As you can see it was a beautiful day and Myakka was, as always, sublime. On my way out the area I encountered a deer who stopped and calmly assessed my intent. I passed muster and she walked away quietly. I hope she is enjoying a warm, sunny and peaceful day. ❧

Image #157(1)

Image #156 – What Tango Found

Image #156

Tango and I went for a walk at the West Macon Track yesterday. He was off leash and a few feet ahead of me, sniffing everything in true dog manner. Suddenly he jumped back and I knew from past experiences that he had found something more interesting than an odor. I quickly gave the command for him to “Get in” which he reluctantly obeyed. Snapping on the leash we went forward to see Tango’s discovery which I thought was probably a turtle since we frequently find them at WMT.  Imagine my surprise when I saw a groundhog!

I have never seen a groundhog before except for the legendary Punxsutawney Phil, that poor groundhog in Pennsylvania that gets paraded out every year on Groundhog Day and gets televised for providing a pseudo weather forecast.  Groundhogs hibernate and Phil, in my opinion,  always has that look of someone who has been dragged out of a nice warm bed.  I know they have to fill air-time but has anyone from the SPCA ever looked into just how Phil is treated?

Well, I digress. An honest-to-God groundhog no more than 20 feet in front of me was a new experience and, from the groundhog’s reaction, the same may have been true for him/her.  We spent some time eyeing each other. Tango was straining to get at it which seemed like a really bad idea given those front incisors that could clearly take a bite out of an Australian Shepherd. Once I managed to get Tango controlled I grabbed my iPhone and took some pictures.  It obligingly posed although, in retrospect, perhaps it was just reluctant to take any action with that dog in sight.

Groundhogs are also known as whistle-pigs, a really charming moniker.  Their burrows can be up to 46 feet in length and have several entrances.  I think this one had an entrance on that hillside because once we moved on just a few steps I looked back and it had quickly disappeared.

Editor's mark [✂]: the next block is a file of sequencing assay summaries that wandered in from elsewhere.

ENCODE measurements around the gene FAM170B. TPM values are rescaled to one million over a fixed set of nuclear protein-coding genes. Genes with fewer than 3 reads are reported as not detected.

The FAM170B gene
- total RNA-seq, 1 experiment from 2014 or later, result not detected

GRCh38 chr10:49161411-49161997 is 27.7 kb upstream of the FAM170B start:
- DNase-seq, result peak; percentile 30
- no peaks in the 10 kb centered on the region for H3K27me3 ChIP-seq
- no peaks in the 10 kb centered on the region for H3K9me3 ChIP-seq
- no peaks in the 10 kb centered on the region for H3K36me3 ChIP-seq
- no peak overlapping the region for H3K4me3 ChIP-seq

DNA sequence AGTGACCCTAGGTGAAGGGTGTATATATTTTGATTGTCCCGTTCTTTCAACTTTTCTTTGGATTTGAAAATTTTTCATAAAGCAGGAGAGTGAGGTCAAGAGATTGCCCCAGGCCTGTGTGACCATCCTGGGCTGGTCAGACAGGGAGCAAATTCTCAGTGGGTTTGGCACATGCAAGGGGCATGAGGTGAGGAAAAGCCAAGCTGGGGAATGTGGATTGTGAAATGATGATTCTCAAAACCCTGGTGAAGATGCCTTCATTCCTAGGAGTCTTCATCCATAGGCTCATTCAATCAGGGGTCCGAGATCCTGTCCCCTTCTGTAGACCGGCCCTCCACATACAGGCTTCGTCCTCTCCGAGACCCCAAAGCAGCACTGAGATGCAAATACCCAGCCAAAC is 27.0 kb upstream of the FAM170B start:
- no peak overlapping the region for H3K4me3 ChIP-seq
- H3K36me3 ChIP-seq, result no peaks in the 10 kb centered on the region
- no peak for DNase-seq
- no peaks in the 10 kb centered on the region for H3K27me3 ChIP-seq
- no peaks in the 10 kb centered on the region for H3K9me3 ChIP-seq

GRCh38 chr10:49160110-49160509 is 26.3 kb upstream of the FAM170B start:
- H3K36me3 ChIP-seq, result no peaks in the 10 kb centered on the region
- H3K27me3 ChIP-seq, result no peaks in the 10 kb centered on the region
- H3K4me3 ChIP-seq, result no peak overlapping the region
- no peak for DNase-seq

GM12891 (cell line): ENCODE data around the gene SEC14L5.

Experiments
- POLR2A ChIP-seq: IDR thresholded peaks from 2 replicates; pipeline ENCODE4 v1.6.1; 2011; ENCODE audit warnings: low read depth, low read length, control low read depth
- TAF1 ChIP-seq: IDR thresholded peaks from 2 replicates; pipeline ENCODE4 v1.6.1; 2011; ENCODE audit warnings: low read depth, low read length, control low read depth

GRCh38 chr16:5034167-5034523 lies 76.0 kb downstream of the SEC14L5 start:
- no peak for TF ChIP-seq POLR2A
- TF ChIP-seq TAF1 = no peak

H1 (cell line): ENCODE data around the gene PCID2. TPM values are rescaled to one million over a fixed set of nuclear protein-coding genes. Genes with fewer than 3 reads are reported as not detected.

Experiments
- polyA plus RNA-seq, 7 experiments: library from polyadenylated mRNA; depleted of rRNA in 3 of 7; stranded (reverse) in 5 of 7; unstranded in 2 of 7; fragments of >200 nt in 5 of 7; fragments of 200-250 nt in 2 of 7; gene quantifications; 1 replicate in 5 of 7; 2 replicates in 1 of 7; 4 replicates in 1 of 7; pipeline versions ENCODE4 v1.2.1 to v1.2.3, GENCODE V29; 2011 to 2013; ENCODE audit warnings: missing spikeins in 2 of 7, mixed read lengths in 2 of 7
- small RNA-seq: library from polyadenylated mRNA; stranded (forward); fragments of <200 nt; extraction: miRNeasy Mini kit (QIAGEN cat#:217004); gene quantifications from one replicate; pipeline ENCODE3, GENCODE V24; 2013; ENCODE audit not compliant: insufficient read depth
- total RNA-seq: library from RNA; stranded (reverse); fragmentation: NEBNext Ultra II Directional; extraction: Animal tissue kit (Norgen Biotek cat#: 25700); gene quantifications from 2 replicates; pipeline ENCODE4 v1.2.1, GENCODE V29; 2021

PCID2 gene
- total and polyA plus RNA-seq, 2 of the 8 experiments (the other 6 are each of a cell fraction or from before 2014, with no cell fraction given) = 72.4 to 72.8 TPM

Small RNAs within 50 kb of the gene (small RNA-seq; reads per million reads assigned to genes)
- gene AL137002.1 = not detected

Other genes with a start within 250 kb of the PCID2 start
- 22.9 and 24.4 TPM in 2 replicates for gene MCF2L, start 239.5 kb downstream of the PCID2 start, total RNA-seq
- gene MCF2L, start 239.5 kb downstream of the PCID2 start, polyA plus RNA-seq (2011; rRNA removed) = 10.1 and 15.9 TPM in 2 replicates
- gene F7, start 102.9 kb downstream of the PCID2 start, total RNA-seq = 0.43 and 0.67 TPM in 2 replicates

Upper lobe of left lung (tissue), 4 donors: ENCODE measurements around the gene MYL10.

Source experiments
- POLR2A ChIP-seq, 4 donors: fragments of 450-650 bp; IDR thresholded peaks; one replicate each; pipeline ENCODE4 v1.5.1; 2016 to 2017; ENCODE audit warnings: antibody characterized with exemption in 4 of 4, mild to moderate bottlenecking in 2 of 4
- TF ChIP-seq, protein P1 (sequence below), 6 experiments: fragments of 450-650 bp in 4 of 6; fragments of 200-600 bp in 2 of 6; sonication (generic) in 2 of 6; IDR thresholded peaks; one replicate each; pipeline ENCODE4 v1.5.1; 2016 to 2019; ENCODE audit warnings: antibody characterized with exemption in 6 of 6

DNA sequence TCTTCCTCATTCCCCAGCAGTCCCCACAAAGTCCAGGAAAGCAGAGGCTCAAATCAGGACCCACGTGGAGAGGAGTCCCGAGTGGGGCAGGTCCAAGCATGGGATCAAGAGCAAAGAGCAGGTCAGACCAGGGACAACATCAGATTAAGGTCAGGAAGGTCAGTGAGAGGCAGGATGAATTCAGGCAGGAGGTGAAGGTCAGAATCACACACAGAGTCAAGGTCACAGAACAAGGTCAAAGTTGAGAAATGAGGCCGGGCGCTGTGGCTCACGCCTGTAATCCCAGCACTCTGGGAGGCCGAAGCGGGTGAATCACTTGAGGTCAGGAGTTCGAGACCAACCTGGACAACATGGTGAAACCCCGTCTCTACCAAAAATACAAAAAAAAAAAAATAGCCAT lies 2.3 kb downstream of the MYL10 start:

Long-time friends are aware that the groundhog has a special niche in my life. My late husband, Robert, was a devotee of Groundhog Day and each year he sent Groundhog greetings to our many friends.  They became almost legendary and I still hear from friends on Groundhog Day who remember Robert and miss his always interesting missives of February 2nd.  He would have been as enthralled with this discovery as I was.  Groundhogs rock!

So, good luck to you whistle-pig.  Live long and prosper. ❧

Image #156(2)
A worried groundhog eyes Tango and me.

Image #155 – Dark-eyed Junco

Dark-eyed Junco (Junco hyemalis)
Dark-eyed Junco (Junco hyemalis)

I’ve been waiting for this guy. He’s a Junco, a Slate-colored Junco.  For some reason I am very fond of these little birds and shortly after I moved to Fawn Hill I asked my neighbor if there were Juncos. “Sometimes,” she said, “In the winter.”  And that squared with my memory of Juncos.  I first became acquainted with them in Washington, D.C.  For a period of time we had an apartment with a lovely deck just off the living room and in winter the Juncos would come and hop around searching for food.  We traveled a lot in those days and somehow never got into the bird feeder thing even though there were many varieties of birds there in downtown Washington, DC, including numerous raptors. The Juncos were only around in the winter and they charmed me with their white breast and pinkish beak.  It didn’t take long to figure out that when the Juncos arrived it was going to be cold and it came as no surprise to me that they summer in the Arctic Circle.  Forecast for Franklin this weekend?  An “arctic blast” arrives on Sunday.  ❧

Image #154 – Stalked Hairy Fairy Cup

The Stalked Hairy Fairy Cup, according to Audubon’s Field Guide to North American Mushrooms, is “Often in large groups, on dead twigs, stems, beech burs, and birch catkins.” That explains the large number of these specimens that were populating the various pieces from our recent tree removal on Fawn Hill.  There were plenty of dead or dying stems and twigs for this fungus to enjoy.Image #154(1) At approximately 1/8 of an inch (3mm) in length is is very easy to overlook this unique mushroom.  The actual cup is only 1/32 of an inch (1mm) wide.  When you get down close to it you see that is is covered with long, white hairs. Just another wonder from the mushroom world. ❧

Image #154

Image #153 – Between a rock and a hard place

Image #153With the temperature falling into the teens  last week, critters all over these Carolina Hills are re-doubling their efforts to prepare for winter.  Staying warm is a definite priority for mammals so you can’t blame a little field mouse for squeezing himself into the warmth of an aging double-wide with lots of little gaps and holes.